Secretary of State Colin Powell Monday raised the possibility of U.S. punitive measures against Syria, which the Bush administration believes may be developing chemical weapons and giving safe haven to former members of the ousted Saddam Hussein regime in Iraq.
The Bush administration had made no secret of its concern that Syria provided material support to Iraq even after the war began, and now may be sheltering senior members of former regime. And Secretary Powell ratcheted up the pressure on Damascus Monday, saying the United States will examine possible diplomatic, economic or other measures against Syria if it fails to cooperate.
In a talk with reporters here after meeting with Kuwait's foreign minister, Mohammed el-Sabah, Mr. Powell said he hoped Syria will "understand its obligations" amid what he said was a "new situation" in the region after the fall of Saddam Hussein.
"We believe in light of this new environment, they should review their actions and behavior, not only with respect to who gets haven in Syria, and weapons of mass destruction, but especially the support of terrorist activity. And so we have a new situation in the region, and we hope that all the nations in the region, and we hope that all the nations in the region will now review their past practices and behavior," he said.
Mr. Powell did not say what measures might be considered against Syria, but other officials said it could downgrade diplomatic relations with the Damascus government, which the United States has for many years listed as a state sponsor of terrorism.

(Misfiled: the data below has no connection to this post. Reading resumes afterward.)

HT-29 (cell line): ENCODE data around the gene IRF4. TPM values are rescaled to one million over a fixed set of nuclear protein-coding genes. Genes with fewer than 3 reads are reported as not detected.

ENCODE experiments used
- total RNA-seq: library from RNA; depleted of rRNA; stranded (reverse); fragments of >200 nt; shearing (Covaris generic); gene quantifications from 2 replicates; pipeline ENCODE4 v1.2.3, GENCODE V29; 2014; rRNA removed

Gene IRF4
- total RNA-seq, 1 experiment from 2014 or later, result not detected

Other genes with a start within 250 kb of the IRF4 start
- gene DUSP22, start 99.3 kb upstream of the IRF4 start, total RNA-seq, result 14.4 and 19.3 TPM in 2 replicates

President Bush on Sunday alleged that Syria had chemical weapons and may have taken in leading figures from the Saddam Hussein government. In his comments here, Secretary Powell acknowledged Syrian commitments to seal its border with Iraq, but said it did not preclude the possibility that wanted Iraqis might still be able to cross.
"We're told the border is closed. But as you know it's rather porous border. So when you say it's closed, it might mean that the mean roads are closed. But whether or not others are able to get across the border is something that I can't speak to. But once they get into Syria and start heading to Damascus, I would expect that Syrian authorities would do everything they could not to provide these people a safe-haven," Mr. Powell said.
Mr. Powell's talks with his Kuwaiti counterpart included the issue of some 600 Kuwaitis missing from the 1991 Gulf war, and Foreign Minister al-Sabah said he had gotten a commitment from the secretary to expedite the search for them.
They also discussed the looting of the Iraqi national museum in Baghdad last week which resulted in the loss of possibly billions of dollars worth of archeological treasures.
Mr. Powell said the United States will be working with Iraqis, UNESCO and other organizations to secure the facility, but also to try to recover what has been stolen and restore artifacts that were broken in the looting rampage.